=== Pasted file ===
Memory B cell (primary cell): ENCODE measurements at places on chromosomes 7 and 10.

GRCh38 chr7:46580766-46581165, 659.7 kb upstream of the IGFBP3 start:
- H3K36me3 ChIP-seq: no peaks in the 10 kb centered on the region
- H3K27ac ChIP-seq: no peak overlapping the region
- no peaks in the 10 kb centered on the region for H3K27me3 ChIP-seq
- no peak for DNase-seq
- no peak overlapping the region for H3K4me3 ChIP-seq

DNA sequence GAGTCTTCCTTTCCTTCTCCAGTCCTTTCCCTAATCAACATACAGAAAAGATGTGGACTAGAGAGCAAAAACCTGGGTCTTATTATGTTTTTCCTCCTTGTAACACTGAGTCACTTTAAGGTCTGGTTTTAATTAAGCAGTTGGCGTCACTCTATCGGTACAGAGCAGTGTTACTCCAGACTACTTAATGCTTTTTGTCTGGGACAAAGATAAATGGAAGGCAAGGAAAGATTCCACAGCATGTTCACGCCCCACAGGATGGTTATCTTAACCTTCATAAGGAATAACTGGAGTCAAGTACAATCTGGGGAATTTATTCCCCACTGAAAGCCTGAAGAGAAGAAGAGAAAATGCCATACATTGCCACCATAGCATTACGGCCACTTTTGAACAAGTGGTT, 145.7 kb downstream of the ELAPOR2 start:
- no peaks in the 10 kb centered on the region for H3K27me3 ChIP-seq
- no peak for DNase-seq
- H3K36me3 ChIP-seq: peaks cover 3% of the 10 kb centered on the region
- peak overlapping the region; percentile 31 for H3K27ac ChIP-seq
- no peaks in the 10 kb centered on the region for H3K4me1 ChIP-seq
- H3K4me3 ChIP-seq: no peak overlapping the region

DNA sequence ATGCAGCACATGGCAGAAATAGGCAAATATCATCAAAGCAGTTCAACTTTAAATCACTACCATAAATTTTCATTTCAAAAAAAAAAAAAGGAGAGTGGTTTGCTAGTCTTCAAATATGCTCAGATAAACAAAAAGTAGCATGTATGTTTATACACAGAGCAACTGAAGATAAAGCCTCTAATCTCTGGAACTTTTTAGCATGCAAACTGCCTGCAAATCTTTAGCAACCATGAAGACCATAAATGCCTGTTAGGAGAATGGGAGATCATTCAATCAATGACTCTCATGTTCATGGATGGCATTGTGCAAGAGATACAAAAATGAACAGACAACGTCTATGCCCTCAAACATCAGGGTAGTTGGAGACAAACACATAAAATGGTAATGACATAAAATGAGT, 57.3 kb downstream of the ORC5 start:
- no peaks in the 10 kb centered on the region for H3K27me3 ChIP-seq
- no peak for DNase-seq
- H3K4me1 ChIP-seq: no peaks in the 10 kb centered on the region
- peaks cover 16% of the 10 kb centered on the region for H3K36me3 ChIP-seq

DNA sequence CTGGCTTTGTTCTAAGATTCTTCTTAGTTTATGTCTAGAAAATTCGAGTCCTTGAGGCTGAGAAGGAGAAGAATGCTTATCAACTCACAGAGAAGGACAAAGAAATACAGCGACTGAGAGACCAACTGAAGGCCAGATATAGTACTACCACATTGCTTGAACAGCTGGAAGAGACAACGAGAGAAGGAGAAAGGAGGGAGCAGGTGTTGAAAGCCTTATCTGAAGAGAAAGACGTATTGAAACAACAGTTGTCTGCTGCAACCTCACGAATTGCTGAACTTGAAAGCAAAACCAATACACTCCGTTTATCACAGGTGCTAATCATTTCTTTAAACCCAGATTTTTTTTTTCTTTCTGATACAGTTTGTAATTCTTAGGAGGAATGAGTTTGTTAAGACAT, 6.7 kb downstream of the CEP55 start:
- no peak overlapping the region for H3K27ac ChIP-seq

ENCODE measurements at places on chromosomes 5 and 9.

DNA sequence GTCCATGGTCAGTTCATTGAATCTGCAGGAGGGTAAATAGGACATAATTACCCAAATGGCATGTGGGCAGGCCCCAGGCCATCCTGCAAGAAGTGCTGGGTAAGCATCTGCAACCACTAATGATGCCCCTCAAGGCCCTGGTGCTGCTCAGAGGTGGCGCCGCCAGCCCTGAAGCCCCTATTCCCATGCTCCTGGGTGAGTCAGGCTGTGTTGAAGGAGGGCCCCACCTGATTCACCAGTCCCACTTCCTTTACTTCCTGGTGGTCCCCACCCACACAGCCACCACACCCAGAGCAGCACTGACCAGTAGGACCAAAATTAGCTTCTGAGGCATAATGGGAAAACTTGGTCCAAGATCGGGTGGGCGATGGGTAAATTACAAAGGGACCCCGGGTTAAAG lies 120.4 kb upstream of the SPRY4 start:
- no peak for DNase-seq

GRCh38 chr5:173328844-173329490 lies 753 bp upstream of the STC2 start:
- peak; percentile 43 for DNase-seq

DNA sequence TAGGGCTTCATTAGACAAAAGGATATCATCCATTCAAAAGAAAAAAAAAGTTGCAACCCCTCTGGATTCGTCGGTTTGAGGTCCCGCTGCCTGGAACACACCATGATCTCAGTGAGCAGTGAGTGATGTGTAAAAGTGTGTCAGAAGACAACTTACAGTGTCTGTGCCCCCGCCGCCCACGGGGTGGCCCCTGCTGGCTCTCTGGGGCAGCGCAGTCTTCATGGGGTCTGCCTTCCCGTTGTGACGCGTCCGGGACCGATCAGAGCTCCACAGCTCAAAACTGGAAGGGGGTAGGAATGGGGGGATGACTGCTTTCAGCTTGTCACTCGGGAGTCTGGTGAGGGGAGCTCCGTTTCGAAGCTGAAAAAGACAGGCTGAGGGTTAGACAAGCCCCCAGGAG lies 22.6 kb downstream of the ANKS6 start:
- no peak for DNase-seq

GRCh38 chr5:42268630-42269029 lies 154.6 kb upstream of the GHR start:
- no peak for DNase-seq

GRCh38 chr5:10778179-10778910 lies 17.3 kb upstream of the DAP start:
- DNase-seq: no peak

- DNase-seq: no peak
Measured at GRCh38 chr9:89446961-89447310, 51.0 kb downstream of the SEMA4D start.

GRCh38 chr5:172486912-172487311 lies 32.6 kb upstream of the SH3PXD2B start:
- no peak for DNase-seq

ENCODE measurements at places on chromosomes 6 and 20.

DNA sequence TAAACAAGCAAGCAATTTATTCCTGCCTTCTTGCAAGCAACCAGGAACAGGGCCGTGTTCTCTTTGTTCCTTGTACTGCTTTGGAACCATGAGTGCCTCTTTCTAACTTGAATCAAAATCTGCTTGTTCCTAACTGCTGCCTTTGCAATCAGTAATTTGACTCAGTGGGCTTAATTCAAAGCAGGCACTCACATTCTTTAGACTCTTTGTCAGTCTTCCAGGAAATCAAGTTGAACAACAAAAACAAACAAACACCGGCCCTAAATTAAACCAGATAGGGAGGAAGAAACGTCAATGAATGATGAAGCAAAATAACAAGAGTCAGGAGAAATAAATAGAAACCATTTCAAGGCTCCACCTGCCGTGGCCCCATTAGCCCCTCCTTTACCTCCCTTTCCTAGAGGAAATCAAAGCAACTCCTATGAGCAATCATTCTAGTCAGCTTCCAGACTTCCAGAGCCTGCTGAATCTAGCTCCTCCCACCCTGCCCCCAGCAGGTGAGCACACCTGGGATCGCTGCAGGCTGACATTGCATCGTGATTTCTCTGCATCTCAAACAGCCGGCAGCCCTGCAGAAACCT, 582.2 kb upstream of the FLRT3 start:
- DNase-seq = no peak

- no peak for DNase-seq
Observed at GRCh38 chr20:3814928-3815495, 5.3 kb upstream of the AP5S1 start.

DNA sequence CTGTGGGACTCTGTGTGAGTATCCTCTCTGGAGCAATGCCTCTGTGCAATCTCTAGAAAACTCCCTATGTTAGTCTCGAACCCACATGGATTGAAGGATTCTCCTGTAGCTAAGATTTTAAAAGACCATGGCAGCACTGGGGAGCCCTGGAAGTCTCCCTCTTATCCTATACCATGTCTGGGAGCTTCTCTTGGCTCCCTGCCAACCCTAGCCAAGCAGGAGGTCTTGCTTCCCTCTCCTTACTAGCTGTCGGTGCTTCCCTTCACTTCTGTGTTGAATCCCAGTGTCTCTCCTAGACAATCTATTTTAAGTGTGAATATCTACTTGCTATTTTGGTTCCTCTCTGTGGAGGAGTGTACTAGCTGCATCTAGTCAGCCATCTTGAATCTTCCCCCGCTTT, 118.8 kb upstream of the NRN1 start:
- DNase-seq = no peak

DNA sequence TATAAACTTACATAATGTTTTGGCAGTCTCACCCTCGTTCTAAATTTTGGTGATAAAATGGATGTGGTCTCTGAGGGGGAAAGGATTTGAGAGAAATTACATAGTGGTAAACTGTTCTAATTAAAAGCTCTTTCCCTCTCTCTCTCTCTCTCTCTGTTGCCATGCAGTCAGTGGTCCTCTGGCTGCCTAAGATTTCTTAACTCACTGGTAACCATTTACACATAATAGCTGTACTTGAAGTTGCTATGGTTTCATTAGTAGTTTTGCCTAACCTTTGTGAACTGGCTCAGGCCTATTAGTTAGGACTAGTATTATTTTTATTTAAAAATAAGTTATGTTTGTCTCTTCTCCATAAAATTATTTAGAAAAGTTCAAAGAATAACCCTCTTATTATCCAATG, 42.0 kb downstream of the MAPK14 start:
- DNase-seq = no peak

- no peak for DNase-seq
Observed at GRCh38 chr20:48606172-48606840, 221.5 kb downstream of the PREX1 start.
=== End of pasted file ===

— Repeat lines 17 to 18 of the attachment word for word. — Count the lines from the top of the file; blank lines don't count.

- no peak for DNase-seq
- H3K4me1 ChIP-seq: no peaks in the 10 kb centered on the region